I've held on to this idea over the years, and when I started to work on this web series, it was one of the first things I wanted to come back to and adapt for video, since it would be nicely visual. Indeed the concept map is figured here as an actual map, and the chronological journey of the development of this metaphor is figured as a journey.

The centrality of metaphor to our language and our cognition is perhaps most importantly explored in the groundbreaking book Metaphors We Live By (1980), by George Lakoff and Mark Johnson. Though Lakoff's useful index of conceptual metaphors, the Conceptual Metaphor Homepage, no longer seems to be available at its old ulr, it's mirrored here (at least for now), so have a look. Here is the relevant section that includes the "life as a journey" metaphor. Interestingly, the idea of fundamental cultural metaphors was explored earlier by Ernst Robert Curtius in European Literature of the Latin Middle Ages (1948). I first encountered Curtius while writing my doctoral dissertation, and, after constructing the appropriate footnotes for that project, I filed him away as something I should come back to later. More recently, there's the very exciting The Mapping Metaphor with the Historical Thesaurus project at the University of Glasgow, which is drawing on the Oxford English Dictionary's Historical Thesaurus to map out how metaphors in English have developed and changed over the history of the English language. I'm very excited to see the (ongoing) results of this excellent project. You can read more about the project and see some fascinating visualizations on their blog.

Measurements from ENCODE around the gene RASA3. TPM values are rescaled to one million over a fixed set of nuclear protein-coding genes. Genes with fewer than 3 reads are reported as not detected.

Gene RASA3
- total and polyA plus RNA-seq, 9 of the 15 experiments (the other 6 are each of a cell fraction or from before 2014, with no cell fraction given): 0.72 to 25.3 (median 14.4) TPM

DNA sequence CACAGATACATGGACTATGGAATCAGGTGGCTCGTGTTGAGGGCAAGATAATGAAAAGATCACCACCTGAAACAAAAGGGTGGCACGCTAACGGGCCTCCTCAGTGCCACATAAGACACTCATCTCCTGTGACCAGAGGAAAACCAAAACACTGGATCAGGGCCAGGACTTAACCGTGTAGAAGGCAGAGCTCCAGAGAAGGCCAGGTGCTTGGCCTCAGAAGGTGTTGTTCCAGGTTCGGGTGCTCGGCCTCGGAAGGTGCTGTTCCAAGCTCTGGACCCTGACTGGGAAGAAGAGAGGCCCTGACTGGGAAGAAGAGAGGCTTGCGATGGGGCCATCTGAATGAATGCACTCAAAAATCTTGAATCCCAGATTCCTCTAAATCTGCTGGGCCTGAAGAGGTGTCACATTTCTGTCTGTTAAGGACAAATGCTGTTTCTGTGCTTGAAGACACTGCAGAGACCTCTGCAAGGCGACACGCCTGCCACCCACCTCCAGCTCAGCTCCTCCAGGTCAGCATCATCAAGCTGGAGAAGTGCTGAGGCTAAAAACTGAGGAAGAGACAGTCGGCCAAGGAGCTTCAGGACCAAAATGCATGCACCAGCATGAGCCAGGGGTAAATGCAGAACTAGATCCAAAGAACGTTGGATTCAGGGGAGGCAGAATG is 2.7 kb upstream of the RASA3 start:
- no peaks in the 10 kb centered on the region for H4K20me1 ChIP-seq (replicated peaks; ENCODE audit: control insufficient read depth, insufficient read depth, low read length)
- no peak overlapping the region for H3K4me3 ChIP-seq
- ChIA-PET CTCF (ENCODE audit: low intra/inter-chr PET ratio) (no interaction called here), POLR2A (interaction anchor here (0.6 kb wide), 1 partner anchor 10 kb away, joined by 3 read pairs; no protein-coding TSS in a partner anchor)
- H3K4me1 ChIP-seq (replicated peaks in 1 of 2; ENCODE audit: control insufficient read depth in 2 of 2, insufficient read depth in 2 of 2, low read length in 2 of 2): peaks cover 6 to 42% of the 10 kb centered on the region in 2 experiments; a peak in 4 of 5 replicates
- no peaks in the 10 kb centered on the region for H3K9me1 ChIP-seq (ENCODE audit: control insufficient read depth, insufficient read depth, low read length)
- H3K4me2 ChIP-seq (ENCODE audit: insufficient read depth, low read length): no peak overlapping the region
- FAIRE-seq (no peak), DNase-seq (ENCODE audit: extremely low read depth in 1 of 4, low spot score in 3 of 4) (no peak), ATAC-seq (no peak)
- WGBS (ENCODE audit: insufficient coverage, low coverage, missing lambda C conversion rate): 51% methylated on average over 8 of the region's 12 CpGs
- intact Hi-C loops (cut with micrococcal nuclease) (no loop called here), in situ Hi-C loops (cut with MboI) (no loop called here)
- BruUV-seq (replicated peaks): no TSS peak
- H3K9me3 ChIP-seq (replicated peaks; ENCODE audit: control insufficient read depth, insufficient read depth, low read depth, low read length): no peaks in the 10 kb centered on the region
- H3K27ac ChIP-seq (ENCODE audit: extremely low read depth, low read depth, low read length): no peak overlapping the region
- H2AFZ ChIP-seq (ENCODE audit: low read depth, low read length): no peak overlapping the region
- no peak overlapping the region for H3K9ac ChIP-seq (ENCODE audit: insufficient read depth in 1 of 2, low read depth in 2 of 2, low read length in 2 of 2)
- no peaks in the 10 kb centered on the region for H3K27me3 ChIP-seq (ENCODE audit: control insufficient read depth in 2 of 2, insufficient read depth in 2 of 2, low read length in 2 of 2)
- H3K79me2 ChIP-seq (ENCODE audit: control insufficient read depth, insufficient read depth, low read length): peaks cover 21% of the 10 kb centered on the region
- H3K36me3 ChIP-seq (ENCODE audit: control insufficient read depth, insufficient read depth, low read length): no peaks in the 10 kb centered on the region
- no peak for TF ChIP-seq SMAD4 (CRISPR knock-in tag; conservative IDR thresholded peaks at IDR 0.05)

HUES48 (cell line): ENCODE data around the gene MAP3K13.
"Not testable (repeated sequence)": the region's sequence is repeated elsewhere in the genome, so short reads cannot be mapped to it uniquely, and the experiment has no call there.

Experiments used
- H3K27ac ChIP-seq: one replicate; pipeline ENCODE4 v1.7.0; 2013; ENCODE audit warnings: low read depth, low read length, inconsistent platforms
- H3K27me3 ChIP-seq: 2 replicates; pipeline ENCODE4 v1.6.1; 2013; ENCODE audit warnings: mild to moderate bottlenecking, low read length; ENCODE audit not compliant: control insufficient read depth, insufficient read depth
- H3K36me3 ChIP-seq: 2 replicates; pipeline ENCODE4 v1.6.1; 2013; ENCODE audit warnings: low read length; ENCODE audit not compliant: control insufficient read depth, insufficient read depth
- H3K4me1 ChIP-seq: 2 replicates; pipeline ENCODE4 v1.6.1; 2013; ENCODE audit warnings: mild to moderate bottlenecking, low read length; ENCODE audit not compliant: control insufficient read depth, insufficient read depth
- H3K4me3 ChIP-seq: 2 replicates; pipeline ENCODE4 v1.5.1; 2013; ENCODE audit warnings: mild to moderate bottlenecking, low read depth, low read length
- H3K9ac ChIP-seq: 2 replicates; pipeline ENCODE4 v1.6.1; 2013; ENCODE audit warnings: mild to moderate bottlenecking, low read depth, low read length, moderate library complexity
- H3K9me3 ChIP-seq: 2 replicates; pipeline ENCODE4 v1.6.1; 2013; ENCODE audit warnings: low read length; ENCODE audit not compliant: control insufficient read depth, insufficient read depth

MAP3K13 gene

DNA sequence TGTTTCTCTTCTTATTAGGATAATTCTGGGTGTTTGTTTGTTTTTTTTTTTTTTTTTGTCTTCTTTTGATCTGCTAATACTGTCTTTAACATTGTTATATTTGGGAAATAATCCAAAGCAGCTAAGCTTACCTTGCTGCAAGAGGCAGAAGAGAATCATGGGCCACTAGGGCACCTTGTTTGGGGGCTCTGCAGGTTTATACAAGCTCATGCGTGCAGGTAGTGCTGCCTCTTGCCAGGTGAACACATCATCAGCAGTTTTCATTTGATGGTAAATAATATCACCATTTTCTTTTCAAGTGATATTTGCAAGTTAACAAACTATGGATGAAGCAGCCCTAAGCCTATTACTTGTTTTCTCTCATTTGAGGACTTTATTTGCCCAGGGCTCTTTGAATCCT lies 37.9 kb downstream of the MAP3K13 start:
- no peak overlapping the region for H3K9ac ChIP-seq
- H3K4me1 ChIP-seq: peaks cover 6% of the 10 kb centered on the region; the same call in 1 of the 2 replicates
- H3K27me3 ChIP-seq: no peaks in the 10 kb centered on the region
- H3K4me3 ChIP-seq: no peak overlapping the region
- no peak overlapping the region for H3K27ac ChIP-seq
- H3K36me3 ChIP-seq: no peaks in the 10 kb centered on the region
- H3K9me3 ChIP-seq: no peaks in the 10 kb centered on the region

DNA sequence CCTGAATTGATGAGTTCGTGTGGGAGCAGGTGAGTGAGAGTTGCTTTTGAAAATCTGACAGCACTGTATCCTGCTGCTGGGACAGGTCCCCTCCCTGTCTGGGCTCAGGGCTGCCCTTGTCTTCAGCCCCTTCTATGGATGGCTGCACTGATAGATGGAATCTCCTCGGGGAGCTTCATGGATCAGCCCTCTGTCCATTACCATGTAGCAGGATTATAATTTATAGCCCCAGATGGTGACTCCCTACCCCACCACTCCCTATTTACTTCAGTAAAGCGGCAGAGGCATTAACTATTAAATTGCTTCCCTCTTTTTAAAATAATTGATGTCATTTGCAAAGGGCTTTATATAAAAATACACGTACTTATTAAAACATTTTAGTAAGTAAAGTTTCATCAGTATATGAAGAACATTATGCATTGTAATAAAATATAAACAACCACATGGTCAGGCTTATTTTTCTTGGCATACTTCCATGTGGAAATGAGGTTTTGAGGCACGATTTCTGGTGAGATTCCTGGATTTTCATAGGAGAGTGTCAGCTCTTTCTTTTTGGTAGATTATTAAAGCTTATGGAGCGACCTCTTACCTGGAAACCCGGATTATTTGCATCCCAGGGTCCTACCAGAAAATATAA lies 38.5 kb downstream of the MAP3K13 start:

And one final link for those interested in reading a little further: if you want to know more about the development of sailing technology in the ancient world (and beyond) a good starting place is this useful overview.

Programming note: in two weeks we'll go back to looking at word origins with the first of a very special two-parter about an interesting etymology and the surrounding cultural connections. The final part of the "ways of knowing" miniseries, looking at narrative, will be coming later, so stay tuned...